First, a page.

A symptom and not a disease, urinary incontinence — the inability to control the release of urine from your bladder — is often a result of weakness or nerve damage of the muscles of the pelvic floor and can severely affect a person's quality of life. Leakage can range from small spurts to larger amounts. The condition can be embarrassing, but with proper diagnosis it can be treated.

While it affects men and women of all ages and levels of health, pregnancy, childbirth, menopause, and the structure of the female anatomy are a few reasons why women experience urinary incontinence more often than men do.

The most common types are:

  • Stress incontinence: Laughing, lifting, coughing, sneezing, or any activity that suddenly increases abdominal pressure, making it difficult to hold back urine. This is common after pregnancy, pelvic surgery, and during menopause.

  • Urge incontinence: A sudden uncontrollable urge to urinate often associated with urinary tract infections, certain medications, stress, spinal cord injuries, multiple sclerosis, and neurological diseases.

  • Bowel dysfunctions: Constipation due to pelvic floor muscle spasms and fecal incontinence after childbirth or anorectal surgery.

Diagnosis

MedStar Health offers a full range of services for diagnosing incontinence, including:

  • Urodynamic testing assesses how well your bladder and muscles store and release urine

  • Anorectal manometry measures the pressure and electrical activity of the anal sphincter and the rectum

  • Pudendal nerve testing measures the delay between an electrical impulse and the muscle contraction

Treatment

Once a diagnosis has been made, there are a variety of treatments available, including behavior modification, medication, and non-surgical therapies, including:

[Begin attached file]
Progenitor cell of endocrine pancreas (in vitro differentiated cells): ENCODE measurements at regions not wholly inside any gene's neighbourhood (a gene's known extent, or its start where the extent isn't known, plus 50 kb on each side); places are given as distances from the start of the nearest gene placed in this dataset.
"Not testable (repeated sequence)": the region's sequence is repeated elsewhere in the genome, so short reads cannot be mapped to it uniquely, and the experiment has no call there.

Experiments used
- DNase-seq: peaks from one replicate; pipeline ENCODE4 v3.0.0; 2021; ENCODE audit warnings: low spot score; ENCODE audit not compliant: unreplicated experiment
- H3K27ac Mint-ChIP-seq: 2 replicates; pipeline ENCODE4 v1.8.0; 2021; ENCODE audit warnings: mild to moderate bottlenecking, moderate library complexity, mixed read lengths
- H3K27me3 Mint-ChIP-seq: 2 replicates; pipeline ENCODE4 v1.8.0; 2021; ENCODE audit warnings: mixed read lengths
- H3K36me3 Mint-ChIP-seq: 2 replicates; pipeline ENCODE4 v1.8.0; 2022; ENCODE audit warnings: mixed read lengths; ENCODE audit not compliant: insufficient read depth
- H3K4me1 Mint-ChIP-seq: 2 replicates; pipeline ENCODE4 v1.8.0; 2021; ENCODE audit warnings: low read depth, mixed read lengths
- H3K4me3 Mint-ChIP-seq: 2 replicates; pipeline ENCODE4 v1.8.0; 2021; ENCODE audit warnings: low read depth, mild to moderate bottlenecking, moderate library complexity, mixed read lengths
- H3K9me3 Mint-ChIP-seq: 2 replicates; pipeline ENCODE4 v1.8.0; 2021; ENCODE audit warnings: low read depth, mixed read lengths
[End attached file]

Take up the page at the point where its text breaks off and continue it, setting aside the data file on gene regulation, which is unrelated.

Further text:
• Physical therapy, including pelvic floor muscle exercises

  • Functional electrical stimulation, which stimulates the muscles of the pelvic floor

  • Biofeedback training, which uses a monitoring device to feedback on the effectiveness of the pelvic floor muscle contraction

  • Bladder training

  • Kegel exercises

  • Functional electrical stimulation, which stimulates the muscles of the pelvic floor

  • Pessary insertion

  • Constipation treatment

  • Treatment for frequent coughing

  • Treatment with medication

Most patients can experience improvement without surgery, but it may be necessary for more extreme cases. Advances in technology have resulted in successful outpatient surgical treatments that require minimal incisions and result in less pain and quicker recoveries.

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Our locations

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MedStar Franklin Square Medical Center

9000 Franklin Square Dr
Baltimore, MD 21237

MedStar Good Samaritan Hospital

5601 Loch Raven Blvd.
Baltimore, MD 21239

MedStar Georgetown University Hospital

3800 Reservoir Rd. NW
Washington, DC 20007

MedStar Montgomery Medical Center

18101 Prince Philip Dr.
Olney, MD 20832

MedStar Washington Hospital Center

110 Irving St. NW
Washington, DC 20010

MedStar Southern Maryland Hospital Center

7503 Surratts Rd.
Clinton, MD 20735

MedStar St. Mary's Hospital

25500 Point Lookout Rd.
Leonardtown, MD 20650

MedStar Health: Medical Center at Lafayette Centre

1120 20th St., NW
Building 1 North
Washington, DC 20036

MedStar Health: Medical Center at Mitchellville

12158 Central Ave.
Mitchellville, MD 20721